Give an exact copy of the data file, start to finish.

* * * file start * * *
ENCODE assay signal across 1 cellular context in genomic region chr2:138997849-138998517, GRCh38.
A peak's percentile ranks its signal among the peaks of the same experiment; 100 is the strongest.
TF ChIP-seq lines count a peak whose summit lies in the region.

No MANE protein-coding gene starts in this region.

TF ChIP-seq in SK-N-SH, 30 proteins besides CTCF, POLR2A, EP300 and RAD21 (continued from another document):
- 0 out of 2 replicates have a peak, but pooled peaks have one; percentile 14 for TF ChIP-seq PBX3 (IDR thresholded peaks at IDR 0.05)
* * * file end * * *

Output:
ENCODE assay signal across 1 cellular context in genomic region chr2:138997849-138998517, GRCh38.
A peak's percentile ranks its signal among the peaks of the same experiment; 100 is the strongest.
TF ChIP-seq lines count a peak whose summit lies in the region.

No MANE protein-coding gene starts in this region.

TF ChIP-seq in SK-N-SH, 30 proteins besides CTCF, POLR2A, EP300 and RAD21 (continued from another document):
- 0 out of 2 replicates have a peak, but pooled peaks have one; percentile 14 for TF ChIP-seq PBX3 (IDR thresholded peaks at IDR 0.05)